Black-and-White HDR: Colorize with the Photoshop Duotone Tool

Colorizing (often called tinting or toning) black-and-white high dynamic range (HDR) images overlays one, two, or more colors over the black-and-white image, resulting in an aged or other creative effect. Photoshop has many of the same features as Elements (Colorizing, Color Variations, and Color Layers), but offers more power-user features that give you greater control over colorizing.

The Photoshop color mode Duotone automatically applies colored tints in various proportions. Duotone is easy and powerful, and has a lot of options. You can choose the number of colors, specific toning curves for each color, and the colors themselves. (CMYK is available as well.) However, your image must be converted to grayscale, which is 8 bits per channel.

Although the name of this tool is Duotone (two colors), you can have one color (Monotone) or more: three (Tritone) or four (Quadtone).

To apply a duotone, start with an image already converted to black and white using your favorite method. It can still be an 8 Bits/Channel or 16 Bits/Channel RGB image at this point (that is, a black-and-white image in a color space).

The point is for you to have a chance to control the black and white tonality. If you want to quickly colorize an image and not spend a whole lot of time converting it to black and white first, jump right into the following steps.

Follow these steps to apply a duotone:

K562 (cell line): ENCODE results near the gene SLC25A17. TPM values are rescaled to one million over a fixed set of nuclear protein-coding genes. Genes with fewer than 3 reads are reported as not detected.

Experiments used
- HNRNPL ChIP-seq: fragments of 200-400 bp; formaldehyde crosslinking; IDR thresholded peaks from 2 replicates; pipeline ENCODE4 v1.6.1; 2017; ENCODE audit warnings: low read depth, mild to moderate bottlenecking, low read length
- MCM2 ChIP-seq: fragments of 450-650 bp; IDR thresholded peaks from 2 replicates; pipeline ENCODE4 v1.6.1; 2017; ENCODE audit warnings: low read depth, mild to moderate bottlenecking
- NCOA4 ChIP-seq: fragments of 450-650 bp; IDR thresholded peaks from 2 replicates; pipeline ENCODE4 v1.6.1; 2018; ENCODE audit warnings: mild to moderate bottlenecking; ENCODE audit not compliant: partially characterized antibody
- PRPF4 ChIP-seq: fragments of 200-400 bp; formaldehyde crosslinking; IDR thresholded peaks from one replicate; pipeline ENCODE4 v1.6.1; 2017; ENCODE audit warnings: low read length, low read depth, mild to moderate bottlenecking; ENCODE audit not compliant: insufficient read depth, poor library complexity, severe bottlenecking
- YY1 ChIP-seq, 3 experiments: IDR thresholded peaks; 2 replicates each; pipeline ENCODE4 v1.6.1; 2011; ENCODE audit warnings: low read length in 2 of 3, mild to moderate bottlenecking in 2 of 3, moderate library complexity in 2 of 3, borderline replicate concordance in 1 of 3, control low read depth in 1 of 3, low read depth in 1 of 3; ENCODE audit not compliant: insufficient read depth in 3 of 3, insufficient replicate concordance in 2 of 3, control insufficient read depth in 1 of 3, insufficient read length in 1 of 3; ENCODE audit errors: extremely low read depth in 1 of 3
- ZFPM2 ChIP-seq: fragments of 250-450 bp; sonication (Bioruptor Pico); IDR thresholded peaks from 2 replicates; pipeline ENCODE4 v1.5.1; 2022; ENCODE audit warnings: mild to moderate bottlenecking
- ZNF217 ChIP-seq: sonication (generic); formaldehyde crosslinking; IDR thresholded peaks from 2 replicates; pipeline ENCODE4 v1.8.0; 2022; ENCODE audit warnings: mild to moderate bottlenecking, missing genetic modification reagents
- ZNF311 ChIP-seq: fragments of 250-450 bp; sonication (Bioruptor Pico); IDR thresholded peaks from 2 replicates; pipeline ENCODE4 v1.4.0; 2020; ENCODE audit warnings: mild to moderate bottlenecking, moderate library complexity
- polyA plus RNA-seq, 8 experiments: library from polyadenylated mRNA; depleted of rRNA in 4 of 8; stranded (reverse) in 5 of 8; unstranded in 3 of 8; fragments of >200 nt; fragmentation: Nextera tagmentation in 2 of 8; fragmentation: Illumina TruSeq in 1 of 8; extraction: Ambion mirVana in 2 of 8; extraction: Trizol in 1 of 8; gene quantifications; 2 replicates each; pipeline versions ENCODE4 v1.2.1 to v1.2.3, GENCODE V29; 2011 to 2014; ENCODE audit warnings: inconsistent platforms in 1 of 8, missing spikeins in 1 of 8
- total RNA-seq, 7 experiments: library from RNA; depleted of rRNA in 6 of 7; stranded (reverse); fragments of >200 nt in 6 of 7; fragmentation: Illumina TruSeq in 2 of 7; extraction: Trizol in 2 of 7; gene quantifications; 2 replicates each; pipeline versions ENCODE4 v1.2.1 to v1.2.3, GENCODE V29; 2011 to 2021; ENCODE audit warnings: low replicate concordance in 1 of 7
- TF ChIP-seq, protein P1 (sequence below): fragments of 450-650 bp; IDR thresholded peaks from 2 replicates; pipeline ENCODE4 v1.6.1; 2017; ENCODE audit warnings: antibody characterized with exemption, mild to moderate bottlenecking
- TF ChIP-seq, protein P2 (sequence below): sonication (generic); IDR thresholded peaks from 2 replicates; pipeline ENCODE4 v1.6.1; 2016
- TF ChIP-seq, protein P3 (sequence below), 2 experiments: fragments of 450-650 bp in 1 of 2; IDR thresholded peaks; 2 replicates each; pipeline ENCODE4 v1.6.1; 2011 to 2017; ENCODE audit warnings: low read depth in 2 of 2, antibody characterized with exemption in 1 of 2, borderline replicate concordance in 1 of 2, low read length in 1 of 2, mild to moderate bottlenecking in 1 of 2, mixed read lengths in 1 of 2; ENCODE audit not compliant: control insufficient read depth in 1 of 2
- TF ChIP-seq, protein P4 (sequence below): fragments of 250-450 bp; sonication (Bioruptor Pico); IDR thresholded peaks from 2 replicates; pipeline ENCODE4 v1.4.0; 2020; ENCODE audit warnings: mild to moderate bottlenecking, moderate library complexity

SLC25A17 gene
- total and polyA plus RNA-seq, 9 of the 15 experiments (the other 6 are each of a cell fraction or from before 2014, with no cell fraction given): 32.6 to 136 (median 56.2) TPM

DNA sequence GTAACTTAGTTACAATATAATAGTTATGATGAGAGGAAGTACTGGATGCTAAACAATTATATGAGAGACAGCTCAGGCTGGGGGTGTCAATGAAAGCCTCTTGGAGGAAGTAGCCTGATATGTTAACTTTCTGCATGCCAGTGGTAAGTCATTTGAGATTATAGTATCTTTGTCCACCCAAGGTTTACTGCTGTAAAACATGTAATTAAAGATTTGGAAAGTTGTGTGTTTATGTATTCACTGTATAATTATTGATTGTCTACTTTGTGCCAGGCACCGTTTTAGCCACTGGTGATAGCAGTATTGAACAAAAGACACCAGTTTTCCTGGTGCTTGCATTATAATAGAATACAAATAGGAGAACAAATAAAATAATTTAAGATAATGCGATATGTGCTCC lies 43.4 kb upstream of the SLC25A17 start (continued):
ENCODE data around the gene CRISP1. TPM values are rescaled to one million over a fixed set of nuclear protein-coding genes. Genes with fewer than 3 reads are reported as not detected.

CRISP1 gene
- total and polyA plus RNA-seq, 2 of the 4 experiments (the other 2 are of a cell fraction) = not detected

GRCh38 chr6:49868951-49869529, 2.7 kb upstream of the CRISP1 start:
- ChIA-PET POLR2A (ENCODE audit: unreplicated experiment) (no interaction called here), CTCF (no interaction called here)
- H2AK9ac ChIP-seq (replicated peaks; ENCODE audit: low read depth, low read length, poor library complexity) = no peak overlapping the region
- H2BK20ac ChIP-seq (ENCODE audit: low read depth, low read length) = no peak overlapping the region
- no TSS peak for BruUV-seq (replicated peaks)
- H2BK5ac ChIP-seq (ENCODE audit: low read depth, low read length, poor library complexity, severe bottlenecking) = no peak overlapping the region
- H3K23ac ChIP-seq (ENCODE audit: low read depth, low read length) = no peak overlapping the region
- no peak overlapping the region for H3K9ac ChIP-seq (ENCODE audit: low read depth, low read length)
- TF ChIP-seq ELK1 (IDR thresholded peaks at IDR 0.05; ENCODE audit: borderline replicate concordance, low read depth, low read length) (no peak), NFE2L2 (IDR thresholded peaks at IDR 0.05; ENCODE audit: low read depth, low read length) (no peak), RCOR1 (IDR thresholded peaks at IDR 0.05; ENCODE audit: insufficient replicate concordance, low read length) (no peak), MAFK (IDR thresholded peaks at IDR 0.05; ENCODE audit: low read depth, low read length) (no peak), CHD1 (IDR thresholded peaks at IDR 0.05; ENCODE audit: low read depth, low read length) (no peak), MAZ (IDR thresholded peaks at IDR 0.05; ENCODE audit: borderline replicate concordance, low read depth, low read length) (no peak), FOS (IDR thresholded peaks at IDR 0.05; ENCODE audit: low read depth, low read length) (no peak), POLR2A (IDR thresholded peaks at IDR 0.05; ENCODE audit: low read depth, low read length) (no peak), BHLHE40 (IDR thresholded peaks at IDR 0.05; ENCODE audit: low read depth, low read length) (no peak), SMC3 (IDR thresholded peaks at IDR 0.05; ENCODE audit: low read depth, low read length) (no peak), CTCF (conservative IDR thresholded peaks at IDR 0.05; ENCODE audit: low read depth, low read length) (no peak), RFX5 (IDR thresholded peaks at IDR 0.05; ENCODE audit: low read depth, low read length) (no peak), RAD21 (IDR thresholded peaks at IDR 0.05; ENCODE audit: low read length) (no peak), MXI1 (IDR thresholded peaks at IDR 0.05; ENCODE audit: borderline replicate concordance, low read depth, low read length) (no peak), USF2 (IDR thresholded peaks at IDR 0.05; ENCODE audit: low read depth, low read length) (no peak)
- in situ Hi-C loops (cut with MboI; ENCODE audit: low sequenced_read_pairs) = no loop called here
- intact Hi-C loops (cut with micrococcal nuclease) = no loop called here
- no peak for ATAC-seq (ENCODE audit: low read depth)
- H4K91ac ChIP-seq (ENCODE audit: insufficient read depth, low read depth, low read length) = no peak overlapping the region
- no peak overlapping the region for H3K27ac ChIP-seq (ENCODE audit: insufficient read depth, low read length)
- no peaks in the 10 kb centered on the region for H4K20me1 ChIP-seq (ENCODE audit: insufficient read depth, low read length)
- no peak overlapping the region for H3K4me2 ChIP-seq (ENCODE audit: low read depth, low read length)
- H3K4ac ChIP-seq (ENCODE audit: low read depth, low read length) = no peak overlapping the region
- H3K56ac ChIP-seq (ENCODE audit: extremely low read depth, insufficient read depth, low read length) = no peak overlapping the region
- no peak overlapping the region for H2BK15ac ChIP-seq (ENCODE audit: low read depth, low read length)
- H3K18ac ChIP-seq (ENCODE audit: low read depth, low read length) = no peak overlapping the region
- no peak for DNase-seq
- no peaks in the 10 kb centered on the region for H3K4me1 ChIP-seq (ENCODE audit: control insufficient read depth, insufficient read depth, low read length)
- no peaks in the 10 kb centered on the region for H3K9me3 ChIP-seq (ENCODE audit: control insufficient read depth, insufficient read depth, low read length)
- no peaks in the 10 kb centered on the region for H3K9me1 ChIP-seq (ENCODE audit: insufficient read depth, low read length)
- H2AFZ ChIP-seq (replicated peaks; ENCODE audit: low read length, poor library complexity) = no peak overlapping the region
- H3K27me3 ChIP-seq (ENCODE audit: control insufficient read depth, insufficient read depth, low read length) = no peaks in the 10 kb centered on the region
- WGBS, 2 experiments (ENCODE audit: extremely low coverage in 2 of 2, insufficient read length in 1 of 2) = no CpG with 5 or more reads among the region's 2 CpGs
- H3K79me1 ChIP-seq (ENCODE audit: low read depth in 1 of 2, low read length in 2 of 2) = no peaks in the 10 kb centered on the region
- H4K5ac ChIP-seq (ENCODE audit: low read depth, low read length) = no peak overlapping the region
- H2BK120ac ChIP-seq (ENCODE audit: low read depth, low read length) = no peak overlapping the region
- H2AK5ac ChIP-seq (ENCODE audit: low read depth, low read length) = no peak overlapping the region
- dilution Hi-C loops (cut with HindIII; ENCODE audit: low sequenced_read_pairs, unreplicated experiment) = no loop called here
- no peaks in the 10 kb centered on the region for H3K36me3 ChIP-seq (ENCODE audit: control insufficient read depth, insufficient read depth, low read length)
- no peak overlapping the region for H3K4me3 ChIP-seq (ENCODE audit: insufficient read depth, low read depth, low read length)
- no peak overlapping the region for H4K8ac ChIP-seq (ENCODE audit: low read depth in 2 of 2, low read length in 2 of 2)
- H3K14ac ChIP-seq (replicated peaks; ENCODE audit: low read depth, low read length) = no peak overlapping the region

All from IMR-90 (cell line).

1. Convert your image to 8 bits per channel by choosing Image→Mode→8 Bits/Channel.

  2. Convert your image to grayscale by choosing Image→Mode→Grayscale.

    You need to have an 8 bits/channel image converted to grayscale to use duotone — it won’t work with any other format.

  3. Convert your image to Duotone by choosing Image→Mode→Duotone.

    The Duotone Options dialog box shows a monotone to begin with, or the settings from your last application.

  4. In the Duotone Options dialog box, choose a preset from the Preset drop-down list.

    You might prefer to find some presets you like and possibly modify and save them as your own. (Configure the settings you like, and then select the small drop-down list tucked between the Preset menu and the OK button — within this list are the Save and Load Preset options.)

    This figure shows a preset loaded in the dialog box and the image visible onscreen. The BMY Sepia 4 option is selected in the Preset drop-down list, Tritone in the Type drop-down list.

    image0.jpg

    To create your own colorized image, use these options:

    • Type: Select Monotone, Duotone, Tritone, or Quadtone.

    • Duotone Curve: Click the little graph beside each color to control how the tones are applied. Make them darker, lighter, increase the contrast, and so on. The process is similar to adding points on a histogram to brighten or darken, but you are limited to specific ink percentages.

    • Ink: Click the color swatch to open the Color Picker and choose a new color.

    • Color name: If you’re using a preset, the preset color name appears. If you selected a color from the Color Picker, you can name the color whatever you want.

    • Overprint Colors: Click the Overprint Colors button to open a dialog box where you can specify in what order the colors are printed. For example, the result of printing red over blue can look different than printing blue over red.

  5. Click OK.

    That’s it. You should save the colorized image as a separate file because it’s now an 8 bit-per-channel duotone image.

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